Sharing a dataset is nice, but to make it truly open you must make sure it can be interpreted and used in a meaningful way. This means your data should always include documentation that explains everything a third party should know, and a Readme file is perhaps the easiest sort of documentation you can create.
When should you start?
Documentation should start before you even collect any data. A simple document can describe your plans, which will then help you organise and document your data in a more usable way. It will eventually describe the context, structure and contents of the whole dataset.
Once your data is collected, you can include this document at the root of your dataset and give it a filename that makes it stand out, such as “readme.txt”. It should contain any relevant information from study-level (about yourself and your project) down to the description of individual files or variables.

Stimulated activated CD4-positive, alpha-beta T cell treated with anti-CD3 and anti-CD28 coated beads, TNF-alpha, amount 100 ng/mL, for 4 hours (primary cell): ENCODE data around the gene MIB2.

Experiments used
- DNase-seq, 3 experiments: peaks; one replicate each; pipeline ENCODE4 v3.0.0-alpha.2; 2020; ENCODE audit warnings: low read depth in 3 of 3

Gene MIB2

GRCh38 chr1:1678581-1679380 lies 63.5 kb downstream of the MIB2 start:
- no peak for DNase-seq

What is in a readme file?
A Readme file is usually a simple text document (in .txt or any other durable storage format), which should contain all the basic information about your dataset:
- general information (title and creators of the dataset)
- what the dataset contains and how it is organised
- what can be done with it, and what it was used for
- methodology, collection, and other useful information
- how the data was processed, with which software
- a description of codes, symbols, abbreviations or variables (codebook)
You do not need any technical knowledge to create that kind of documentation. Just be organised and describe what anyone should know about your dataset to be able to use it appropriately.
Tell me more about codebooks and metadata!
If you are collecting quantitative data, you might need to document it using a codebook. This can also be included within your readme file, as mentioned in the bullet list above… but we will cover quantitative data further in a later post.
For qualitative media metadata (for example picture collections), you might be interested in reading our previous post on the subject.
Illustration: Papers, by Jerzy Gorecki (Pixabay license, cropped)